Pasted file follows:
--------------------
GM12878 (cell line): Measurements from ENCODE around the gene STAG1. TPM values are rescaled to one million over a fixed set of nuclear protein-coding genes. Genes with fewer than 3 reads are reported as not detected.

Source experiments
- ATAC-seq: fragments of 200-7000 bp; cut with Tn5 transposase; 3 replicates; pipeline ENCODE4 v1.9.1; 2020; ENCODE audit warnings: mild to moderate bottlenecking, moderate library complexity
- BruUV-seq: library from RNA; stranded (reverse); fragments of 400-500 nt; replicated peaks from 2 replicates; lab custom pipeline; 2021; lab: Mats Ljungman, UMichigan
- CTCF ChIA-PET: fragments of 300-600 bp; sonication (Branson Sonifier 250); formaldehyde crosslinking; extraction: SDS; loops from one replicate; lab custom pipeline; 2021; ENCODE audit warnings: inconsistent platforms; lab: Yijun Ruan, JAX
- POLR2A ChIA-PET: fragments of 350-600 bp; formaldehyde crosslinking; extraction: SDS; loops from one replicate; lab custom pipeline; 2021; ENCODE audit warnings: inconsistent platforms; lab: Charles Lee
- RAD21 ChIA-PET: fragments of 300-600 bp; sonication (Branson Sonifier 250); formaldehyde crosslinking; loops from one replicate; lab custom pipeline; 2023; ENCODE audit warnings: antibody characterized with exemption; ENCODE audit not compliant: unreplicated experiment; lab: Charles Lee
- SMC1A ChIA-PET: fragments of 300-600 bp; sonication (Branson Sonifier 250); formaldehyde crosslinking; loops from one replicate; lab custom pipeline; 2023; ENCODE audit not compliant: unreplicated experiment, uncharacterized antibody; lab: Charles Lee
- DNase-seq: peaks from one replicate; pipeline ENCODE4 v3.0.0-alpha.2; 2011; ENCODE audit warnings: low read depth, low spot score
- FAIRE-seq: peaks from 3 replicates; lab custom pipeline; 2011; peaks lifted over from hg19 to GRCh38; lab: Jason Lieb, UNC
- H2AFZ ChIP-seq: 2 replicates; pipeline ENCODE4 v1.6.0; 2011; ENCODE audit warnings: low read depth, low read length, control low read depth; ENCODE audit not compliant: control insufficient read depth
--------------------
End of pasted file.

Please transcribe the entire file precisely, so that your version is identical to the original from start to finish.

GM12878 (cell line): Measurements from ENCODE around the gene STAG1. TPM values are rescaled to one million over a fixed set of nuclear protein-coding genes. Genes with fewer than 3 reads are reported as not detected.

Source experiments
- ATAC-seq: fragments of 200-7000 bp; cut with Tn5 transposase; 3 replicates; pipeline ENCODE4 v1.9.1; 2020; ENCODE audit warnings: mild to moderate bottlenecking, moderate library complexity
- BruUV-seq: library from RNA; stranded (reverse); fragments of 400-500 nt; replicated peaks from 2 replicates; lab custom pipeline; 2021; lab: Mats Ljungman, UMichigan
- CTCF ChIA-PET: fragments of 300-600 bp; sonication (Branson Sonifier 250); formaldehyde crosslinking; extraction: SDS; loops from one replicate; lab custom pipeline; 2021; ENCODE audit warnings: inconsistent platforms; lab: Yijun Ruan, JAX
- POLR2A ChIA-PET: fragments of 350-600 bp; formaldehyde crosslinking; extraction: SDS; loops from one replicate; lab custom pipeline; 2021; ENCODE audit warnings: inconsistent platforms; lab: Charles Lee
- RAD21 ChIA-PET: fragments of 300-600 bp; sonication (Branson Sonifier 250); formaldehyde crosslinking; loops from one replicate; lab custom pipeline; 2023; ENCODE audit warnings: antibody characterized with exemption; ENCODE audit not compliant: unreplicated experiment; lab: Charles Lee
- SMC1A ChIA-PET: fragments of 300-600 bp; sonication (Branson Sonifier 250); formaldehyde crosslinking; loops from one replicate; lab custom pipeline; 2023; ENCODE audit not compliant: unreplicated experiment, uncharacterized antibody; lab: Charles Lee
- DNase-seq: peaks from one replicate; pipeline ENCODE4 v3.0.0-alpha.2; 2011; ENCODE audit warnings: low read depth, low spot score
- FAIRE-seq: peaks from 3 replicates; lab custom pipeline; 2011; peaks lifted over from hg19 to GRCh38; lab: Jason Lieb, UNC
- H2AFZ ChIP-seq: 2 replicates; pipeline ENCODE4 v1.6.0; 2011; ENCODE audit warnings: low read depth, low read length, control low read depth; ENCODE audit not compliant: control insufficient read depth